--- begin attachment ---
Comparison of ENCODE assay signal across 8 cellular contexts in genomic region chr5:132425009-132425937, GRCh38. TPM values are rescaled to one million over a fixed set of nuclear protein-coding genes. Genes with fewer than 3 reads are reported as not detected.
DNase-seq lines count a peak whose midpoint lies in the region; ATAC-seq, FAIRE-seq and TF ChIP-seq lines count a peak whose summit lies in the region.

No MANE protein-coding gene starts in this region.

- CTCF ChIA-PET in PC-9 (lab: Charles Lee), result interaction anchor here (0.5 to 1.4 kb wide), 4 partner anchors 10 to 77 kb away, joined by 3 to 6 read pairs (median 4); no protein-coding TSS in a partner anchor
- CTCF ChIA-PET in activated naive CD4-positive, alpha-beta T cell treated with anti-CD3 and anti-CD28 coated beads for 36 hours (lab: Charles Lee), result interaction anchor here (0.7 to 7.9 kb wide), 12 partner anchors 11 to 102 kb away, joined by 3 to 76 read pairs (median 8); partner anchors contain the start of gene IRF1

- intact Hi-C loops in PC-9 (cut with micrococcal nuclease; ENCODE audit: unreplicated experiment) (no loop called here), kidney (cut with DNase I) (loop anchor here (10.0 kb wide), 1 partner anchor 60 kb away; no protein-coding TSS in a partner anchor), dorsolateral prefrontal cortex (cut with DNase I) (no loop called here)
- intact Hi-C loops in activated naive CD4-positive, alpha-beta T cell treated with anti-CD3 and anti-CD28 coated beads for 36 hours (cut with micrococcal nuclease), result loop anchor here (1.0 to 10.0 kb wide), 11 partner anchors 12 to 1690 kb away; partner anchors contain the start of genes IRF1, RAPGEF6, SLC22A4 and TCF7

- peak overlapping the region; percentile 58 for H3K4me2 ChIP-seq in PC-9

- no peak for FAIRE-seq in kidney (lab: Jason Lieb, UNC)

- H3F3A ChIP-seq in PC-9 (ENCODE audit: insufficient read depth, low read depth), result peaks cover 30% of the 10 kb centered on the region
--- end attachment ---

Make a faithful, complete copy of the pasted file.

Comparison of ENCODE assay signal across 8 cellular contexts in genomic region chr5:132425009-132425937, GRCh38. TPM values are rescaled to one million over a fixed set of nuclear protein-coding genes. Genes with fewer than 3 reads are reported as not detected.
DNase-seq lines count a peak whose midpoint lies in the region; ATAC-seq, FAIRE-seq and TF ChIP-seq lines count a peak whose summit lies in the region.

No MANE protein-coding gene starts in this region.

- CTCF ChIA-PET in PC-9 (lab: Charles Lee), result interaction anchor here (0.5 to 1.4 kb wide), 4 partner anchors 10 to 77 kb away, joined by 3 to 6 read pairs (median 4); no protein-coding TSS in a partner anchor
- CTCF ChIA-PET in activated naive CD4-positive, alpha-beta T cell treated with anti-CD3 and anti-CD28 coated beads for 36 hours (lab: Charles Lee), result interaction anchor here (0.7 to 7.9 kb wide), 12 partner anchors 11 to 102 kb away, joined by 3 to 76 read pairs (median 8); partner anchors contain the start of gene IRF1

- intact Hi-C loops in PC-9 (cut with micrococcal nuclease; ENCODE audit: unreplicated experiment) (no loop called here), kidney (cut with DNase I) (loop anchor here (10.0 kb wide), 1 partner anchor 60 kb away; no protein-coding TSS in a partner anchor), dorsolateral prefrontal cortex (cut with DNase I) (no loop called here)
- intact Hi-C loops in activated naive CD4-positive, alpha-beta T cell treated with anti-CD3 and anti-CD28 coated beads for 36 hours (cut with micrococcal nuclease), result loop anchor here (1.0 to 10.0 kb wide), 11 partner anchors 12 to 1690 kb away; partner anchors contain the start of genes IRF1, RAPGEF6, SLC22A4 and TCF7

- peak overlapping the region; percentile 58 for H3K4me2 ChIP-seq in PC-9

- no peak for FAIRE-seq in kidney (lab: Jason Lieb, UNC)

- H3F3A ChIP-seq in PC-9 (ENCODE audit: insufficient read depth, low read depth), result peaks cover 30% of the 10 kb centered on the region